What are the signs of Heroin use?

A neatly folded receipt resembling an envelope. A Q-Tip with the cotton bud plucked off. And who doesn’t have some dirt smudges on their doors or light switches? Unless you are aware, many of these seemingly innocent items go unnoticed.

Knowing signs of opiate and heroin abuse could save a life. It could keep a family together. It could be the first step in getting someone, whom you care about, off of a dangerous, deadly course.

Experts suggest that addicts will almost never be far from their drugs.

They want – they need – immediate and direct access. So this changes the perception on what signs to look for. You are not looking for the drugs themselves necessarily. You are looking for theSIGNS of drug use.

The signs are all around us. Knowing them is important to those who care to intervene. This is not about creating paranoia or false alarm. It is about providing information and insight that will help you help the ones you care about.

Recognizing the signs is only part of it, however. Seeing the framework, the pattern and the big picture of these signs over time, transforms the innocent or common action into an invitation for you to take the first step and ask a question.

Watch the video. Review the detailed information on this page about the most common and abstract signs. Go to the Home page on this site and watch that video. All of this information will frame up this crisis that our community faces with information, statistics and awareness. You may be surprised that the opiate and heroin epidemic is very much alive in our community. In your community.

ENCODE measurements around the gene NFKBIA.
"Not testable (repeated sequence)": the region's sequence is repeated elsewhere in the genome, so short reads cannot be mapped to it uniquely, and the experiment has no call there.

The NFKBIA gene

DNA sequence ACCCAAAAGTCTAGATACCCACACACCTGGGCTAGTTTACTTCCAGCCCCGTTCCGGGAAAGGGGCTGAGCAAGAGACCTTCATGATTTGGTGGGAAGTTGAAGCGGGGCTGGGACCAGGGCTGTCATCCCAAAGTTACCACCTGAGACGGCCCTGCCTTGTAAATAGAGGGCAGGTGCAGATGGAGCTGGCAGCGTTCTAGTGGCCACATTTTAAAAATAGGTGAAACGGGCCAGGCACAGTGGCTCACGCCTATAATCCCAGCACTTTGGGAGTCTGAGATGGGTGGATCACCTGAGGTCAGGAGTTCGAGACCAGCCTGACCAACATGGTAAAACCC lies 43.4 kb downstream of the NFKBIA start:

If you do not know someone affected by Heroin, you will.

Let’s Face It! Heroin and opiate abuse is REAL and it is KILLING US.


So now you see some of the signs. You notice a change in behavior, perhaps some physical or environmental cues. Now comes the difficult part: taking action.

Why should you get involved? Is it any of your business? What if you’re wrong?

It can be overwhelming but not if you break it down into manageable steps. First, get more information. Reach out to trained professionals who can help. Call the hotline numbers listed on this website. Share this site with a friend or loved one. You don’t have to assume the whole burden of recovery yourself.

The truth is, you have to act, no matter what. You owe it to the ones you love, to your community and to yourself. Taking no action could be far more devastating.


Early intervention can prevent agony later on – for you and the people you care about.